Note: Only numeric range iterators with <, ≤, >, ≥ and by have been implemented.

each makes it easier than while to iterate over a sequence of values. For example, here's the factorial function using each:

fn fact(n i32) i32:
  mut result = 1
  each x in 2 ... n:
    result *= x

Effectively this each statement binds the variable x to each iterated value from 2 up to n inclusively, each time performing the loop's inner block.

As this example shows, the each statement has a simple structure:

break and continue

break and continue statements may be used within an each block to stop or re-start the loop.


each supports several ways to iterate over a sequence of values:

Number Range Iterator

As the above example shows, the ... or .. range operator can be used to iterate successively over integers or floating point numbers. Iteration begins with the first number and then increments by 1 until it reaches (..) or passes (...) the second number. Expressions may be used in place of literal numbers, if desired.

To iterate backwards (decrementing the iterated number), use the > or >= operators instead.

each x in 6 > 1  // iterates:  6 5 4 3 2

A step value may be specified after by. Instead of incrementing or decrementing by 1, the step value specifies how much to increase the iterated number each time:

mut sum = 0
each x in 0 ... 10 by 2: // iterates: 0, 2, 4, 6, 8, 10
  sum += x	

Collection Iterator

each can be used to iterate through every element in a collection, one at a time. For example:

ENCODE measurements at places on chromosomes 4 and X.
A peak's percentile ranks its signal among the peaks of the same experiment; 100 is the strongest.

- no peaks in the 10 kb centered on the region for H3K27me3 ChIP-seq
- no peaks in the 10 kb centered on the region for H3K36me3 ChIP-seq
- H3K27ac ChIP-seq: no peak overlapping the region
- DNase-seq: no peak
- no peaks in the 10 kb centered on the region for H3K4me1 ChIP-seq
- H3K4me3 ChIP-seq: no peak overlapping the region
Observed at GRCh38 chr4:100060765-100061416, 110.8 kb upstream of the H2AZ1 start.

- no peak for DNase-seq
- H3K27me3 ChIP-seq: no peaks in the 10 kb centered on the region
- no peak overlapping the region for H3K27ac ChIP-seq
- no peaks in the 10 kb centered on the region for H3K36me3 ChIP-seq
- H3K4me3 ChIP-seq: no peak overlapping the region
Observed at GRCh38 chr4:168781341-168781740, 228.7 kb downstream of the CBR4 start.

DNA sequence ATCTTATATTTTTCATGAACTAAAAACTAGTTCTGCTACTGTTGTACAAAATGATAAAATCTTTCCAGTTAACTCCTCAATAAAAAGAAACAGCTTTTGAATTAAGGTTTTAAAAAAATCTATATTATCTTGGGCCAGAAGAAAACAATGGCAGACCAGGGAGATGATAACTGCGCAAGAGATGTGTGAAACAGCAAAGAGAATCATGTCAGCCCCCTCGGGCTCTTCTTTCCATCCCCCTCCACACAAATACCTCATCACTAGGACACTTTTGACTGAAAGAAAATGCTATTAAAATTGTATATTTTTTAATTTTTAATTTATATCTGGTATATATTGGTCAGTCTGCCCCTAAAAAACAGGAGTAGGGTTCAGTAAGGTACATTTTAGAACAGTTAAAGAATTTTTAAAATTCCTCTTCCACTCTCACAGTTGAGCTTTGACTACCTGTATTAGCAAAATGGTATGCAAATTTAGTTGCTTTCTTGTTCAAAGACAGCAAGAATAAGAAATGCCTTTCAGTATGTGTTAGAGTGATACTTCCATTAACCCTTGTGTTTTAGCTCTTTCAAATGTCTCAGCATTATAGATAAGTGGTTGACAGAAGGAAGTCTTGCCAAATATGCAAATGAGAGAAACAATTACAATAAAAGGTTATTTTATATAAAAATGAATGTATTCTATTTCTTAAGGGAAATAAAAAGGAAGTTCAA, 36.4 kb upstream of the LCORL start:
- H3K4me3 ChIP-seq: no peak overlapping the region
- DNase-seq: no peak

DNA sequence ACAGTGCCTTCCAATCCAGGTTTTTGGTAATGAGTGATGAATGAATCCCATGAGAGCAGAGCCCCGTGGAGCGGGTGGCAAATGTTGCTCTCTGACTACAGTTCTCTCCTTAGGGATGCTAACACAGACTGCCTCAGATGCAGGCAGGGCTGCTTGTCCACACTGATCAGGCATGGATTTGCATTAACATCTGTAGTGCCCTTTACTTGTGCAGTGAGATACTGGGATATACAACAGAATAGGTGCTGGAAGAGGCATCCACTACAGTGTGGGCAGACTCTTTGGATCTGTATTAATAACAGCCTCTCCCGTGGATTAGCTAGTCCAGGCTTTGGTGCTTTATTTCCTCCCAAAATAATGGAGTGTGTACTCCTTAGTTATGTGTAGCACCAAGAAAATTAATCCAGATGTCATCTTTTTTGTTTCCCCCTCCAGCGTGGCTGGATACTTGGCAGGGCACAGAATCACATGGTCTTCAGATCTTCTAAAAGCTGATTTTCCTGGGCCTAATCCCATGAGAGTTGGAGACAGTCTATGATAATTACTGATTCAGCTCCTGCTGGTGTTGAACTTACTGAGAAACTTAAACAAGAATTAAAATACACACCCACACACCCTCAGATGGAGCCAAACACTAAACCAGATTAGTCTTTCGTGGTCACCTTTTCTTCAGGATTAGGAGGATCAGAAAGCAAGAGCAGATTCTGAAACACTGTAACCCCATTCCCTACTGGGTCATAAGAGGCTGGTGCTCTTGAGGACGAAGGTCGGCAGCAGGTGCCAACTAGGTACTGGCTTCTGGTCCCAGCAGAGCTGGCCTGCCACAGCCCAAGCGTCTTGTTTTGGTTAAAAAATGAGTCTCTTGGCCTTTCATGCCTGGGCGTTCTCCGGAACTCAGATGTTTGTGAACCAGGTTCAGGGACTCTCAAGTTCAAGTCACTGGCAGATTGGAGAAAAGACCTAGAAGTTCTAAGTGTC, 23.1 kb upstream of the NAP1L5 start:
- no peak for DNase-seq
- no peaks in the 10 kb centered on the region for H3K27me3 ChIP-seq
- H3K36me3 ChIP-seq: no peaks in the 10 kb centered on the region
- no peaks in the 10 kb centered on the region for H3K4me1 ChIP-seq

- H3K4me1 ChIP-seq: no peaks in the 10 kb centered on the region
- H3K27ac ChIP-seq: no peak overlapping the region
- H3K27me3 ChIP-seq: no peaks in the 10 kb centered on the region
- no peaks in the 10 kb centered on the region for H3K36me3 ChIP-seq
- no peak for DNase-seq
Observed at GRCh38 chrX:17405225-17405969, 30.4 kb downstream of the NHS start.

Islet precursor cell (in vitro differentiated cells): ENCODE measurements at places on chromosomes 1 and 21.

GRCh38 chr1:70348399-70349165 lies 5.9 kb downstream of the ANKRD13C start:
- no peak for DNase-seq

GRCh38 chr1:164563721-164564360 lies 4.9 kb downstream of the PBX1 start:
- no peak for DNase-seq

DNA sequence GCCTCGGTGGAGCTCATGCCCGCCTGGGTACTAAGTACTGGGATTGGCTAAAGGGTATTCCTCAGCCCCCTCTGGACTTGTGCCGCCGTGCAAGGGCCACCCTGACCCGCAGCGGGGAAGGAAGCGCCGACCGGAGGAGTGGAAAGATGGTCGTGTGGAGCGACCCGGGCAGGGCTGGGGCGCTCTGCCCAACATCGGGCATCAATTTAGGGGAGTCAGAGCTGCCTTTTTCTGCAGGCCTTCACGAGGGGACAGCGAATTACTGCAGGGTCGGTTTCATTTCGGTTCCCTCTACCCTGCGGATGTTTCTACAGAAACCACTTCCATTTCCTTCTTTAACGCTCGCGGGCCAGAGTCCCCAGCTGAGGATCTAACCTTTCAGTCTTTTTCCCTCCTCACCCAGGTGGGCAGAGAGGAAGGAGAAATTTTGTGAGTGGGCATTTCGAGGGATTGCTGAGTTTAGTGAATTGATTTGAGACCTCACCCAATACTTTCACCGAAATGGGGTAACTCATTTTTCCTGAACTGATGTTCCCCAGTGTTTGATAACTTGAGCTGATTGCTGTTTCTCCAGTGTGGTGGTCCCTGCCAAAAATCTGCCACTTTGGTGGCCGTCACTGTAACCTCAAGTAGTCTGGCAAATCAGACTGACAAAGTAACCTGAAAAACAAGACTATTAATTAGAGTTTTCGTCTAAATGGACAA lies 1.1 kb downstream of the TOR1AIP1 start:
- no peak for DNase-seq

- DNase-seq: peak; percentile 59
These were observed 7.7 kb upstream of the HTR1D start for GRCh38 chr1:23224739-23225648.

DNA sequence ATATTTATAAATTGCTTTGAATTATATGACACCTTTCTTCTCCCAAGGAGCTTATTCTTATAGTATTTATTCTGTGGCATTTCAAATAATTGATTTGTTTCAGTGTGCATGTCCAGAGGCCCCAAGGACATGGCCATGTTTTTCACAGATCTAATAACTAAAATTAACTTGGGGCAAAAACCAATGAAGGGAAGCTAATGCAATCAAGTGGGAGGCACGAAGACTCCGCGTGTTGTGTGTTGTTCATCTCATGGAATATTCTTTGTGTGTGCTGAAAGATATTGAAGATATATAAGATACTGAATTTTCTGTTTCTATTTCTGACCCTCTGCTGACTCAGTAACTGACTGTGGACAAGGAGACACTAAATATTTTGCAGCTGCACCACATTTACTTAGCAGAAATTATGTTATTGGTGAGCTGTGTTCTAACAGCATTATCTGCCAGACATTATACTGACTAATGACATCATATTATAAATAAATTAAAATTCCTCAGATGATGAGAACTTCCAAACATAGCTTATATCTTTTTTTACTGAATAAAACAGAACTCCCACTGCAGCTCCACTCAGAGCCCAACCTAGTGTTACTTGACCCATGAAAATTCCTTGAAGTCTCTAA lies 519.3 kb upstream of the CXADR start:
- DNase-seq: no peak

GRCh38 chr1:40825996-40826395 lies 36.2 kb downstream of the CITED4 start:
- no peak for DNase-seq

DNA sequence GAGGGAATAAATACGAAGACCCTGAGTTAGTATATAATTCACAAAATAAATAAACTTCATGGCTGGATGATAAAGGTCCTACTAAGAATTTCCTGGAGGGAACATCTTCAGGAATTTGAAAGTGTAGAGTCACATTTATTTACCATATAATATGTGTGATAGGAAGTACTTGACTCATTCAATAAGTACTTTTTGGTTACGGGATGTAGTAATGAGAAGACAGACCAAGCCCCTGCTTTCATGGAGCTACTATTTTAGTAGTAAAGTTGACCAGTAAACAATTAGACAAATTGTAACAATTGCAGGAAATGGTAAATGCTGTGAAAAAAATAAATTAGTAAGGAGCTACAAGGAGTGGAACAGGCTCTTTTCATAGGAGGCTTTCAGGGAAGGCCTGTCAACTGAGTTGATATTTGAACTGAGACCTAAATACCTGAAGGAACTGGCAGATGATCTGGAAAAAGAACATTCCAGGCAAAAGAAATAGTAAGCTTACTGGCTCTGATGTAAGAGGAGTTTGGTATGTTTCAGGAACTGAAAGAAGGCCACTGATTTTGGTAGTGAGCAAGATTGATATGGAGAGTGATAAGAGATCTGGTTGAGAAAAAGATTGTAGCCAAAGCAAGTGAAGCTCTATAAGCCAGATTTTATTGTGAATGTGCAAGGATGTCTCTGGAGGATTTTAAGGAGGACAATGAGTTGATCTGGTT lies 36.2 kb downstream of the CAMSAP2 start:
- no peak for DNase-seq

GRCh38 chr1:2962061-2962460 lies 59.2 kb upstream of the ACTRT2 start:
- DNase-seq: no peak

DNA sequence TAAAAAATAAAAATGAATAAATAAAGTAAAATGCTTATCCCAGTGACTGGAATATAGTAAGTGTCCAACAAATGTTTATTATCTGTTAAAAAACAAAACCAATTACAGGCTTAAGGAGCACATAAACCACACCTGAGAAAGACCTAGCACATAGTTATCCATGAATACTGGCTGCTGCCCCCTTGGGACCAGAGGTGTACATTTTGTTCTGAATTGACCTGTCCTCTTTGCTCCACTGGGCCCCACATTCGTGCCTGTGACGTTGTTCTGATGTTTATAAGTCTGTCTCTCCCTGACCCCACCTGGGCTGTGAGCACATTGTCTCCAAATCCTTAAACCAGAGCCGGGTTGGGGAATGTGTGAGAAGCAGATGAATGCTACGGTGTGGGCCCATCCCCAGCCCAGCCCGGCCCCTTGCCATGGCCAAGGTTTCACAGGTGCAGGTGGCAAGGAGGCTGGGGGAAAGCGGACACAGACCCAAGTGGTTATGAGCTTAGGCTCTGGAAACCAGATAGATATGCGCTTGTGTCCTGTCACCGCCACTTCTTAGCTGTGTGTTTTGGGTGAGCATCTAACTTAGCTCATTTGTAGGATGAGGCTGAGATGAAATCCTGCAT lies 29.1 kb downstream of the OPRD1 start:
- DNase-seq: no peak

mut sum = 0
each x in [4, 3, 8, 2]:
  sum += x

Iteration can also capture the index or key for each element value:

each i, x in intslice:
  newslice[i] = x

Closure Iterator

Look to closures for iterator versatility. Using closure iterators, one can scan through elements in a complex collection, retrieve values from a streaming resource, algorithmically calculate a sequence of values, etc. Because closures are stateful, they can generate a new value on every call.

In order for a closure to be suitable as an iterator, it must be able to signal when it is done producing values. It typically does this by returning an optional value, with the value of None signalling when it is done.

In the following example, imagine a closure that starts off holding the value 12, and halves (and returns) its value on each call. When the value gets to 0, it returns None instead:

mut sum = 0
each x in |{cnt = 12}| if cnt > 0 {Some[cnt /= 2]} else {None}:
  sum += x

The value of sum at the end will be 10, as each successive call to the closure returns 6, 3, and 1. After 1, it returns None, which stops iteration.

Because it is stateful, a closure is typically single use. It is created before it is needed, used to produce values lazily, and then discarded afterward. This is because, unless its state can be independently reset, it will only ever afterward say it is out of values.

Automatic Closure Creation

Not uncommonly, we simply want to specify some resource, and have each automatically create a closure for iterating over the collection. For this reason, when a value is specified on each that is not already an iterator, a call to the iter method is implicitly made. iter is expected to return a closure iterator:

each x in collection  // equivalent to: each x in collection.iter

Similarly, if an iterator is expected to return two values, the kviter method is implicitly invoked instead:

each key, value in dictionary